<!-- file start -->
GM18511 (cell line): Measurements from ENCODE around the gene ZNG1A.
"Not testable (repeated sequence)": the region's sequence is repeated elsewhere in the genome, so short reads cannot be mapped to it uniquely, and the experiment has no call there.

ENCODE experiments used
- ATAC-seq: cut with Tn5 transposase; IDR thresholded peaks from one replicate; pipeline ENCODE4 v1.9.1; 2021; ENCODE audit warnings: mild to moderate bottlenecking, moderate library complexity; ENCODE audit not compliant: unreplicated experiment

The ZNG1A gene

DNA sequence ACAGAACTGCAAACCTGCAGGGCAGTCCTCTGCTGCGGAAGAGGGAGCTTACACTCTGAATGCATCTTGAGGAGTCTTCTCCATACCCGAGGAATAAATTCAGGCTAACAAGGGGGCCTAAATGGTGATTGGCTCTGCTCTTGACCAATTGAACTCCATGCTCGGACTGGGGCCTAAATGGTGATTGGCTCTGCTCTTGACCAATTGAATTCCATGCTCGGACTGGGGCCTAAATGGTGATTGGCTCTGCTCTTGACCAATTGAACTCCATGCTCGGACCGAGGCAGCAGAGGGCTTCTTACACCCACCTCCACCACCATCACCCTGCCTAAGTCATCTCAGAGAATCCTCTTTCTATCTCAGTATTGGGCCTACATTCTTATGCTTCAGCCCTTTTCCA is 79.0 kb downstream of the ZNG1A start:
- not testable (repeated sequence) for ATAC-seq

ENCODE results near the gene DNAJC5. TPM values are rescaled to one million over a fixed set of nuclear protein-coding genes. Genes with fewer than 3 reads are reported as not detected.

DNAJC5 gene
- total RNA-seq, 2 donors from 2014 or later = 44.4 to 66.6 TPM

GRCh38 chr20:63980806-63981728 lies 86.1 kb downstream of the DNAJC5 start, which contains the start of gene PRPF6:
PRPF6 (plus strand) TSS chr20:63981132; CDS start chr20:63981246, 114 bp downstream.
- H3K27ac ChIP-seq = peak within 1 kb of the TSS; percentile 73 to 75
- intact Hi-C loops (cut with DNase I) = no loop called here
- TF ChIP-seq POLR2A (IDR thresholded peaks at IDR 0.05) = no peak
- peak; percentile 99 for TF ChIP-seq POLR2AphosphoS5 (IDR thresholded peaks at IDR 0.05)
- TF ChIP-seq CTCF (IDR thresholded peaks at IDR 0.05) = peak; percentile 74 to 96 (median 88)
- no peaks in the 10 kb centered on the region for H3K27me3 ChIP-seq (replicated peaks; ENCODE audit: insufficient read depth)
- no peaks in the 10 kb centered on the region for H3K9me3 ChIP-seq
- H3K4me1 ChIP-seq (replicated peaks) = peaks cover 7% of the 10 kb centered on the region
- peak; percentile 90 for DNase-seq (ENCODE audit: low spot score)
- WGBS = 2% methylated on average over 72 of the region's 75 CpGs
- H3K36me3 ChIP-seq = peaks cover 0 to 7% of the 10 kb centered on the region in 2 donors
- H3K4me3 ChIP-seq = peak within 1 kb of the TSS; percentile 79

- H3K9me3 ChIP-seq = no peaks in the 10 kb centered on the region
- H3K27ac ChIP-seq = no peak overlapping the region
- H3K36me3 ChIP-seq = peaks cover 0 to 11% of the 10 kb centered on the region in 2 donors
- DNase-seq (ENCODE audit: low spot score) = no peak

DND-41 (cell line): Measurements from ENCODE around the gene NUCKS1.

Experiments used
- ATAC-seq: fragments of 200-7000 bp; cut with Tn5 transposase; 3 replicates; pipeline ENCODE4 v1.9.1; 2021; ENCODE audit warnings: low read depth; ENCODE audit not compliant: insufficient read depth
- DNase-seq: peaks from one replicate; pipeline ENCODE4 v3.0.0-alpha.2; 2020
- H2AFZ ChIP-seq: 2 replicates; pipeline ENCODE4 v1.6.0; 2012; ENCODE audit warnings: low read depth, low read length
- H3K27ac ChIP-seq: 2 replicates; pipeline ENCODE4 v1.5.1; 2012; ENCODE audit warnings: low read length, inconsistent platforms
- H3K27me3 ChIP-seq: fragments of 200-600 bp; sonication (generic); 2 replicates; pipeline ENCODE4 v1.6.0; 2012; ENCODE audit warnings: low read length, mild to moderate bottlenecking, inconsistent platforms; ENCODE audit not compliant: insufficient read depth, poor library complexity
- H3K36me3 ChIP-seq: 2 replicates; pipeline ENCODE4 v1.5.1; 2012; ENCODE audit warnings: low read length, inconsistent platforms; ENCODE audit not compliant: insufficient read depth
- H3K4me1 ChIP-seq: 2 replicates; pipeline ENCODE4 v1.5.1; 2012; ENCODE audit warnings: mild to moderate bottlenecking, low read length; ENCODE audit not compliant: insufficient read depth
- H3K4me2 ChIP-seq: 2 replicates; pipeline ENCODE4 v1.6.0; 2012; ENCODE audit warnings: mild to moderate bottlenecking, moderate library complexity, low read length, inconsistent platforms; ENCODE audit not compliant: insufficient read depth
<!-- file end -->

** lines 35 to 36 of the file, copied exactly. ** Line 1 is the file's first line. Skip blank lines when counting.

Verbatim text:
- H3K27me3 ChIP-seq: fragments of 200-600 bp; sonication (generic); 2 replicates; pipeline ENCODE4 v1.6.0; 2012; ENCODE audit warnings: low read length, mild to moderate bottlenecking, inconsistent platforms; ENCODE audit not compliant: insufficient read depth, poor library complexity
- H3K36me3 ChIP-seq: 2 replicates; pipeline ENCODE4 v1.5.1; 2012; ENCODE audit warnings: low read length, inconsistent platforms; ENCODE audit not compliant: insufficient read depth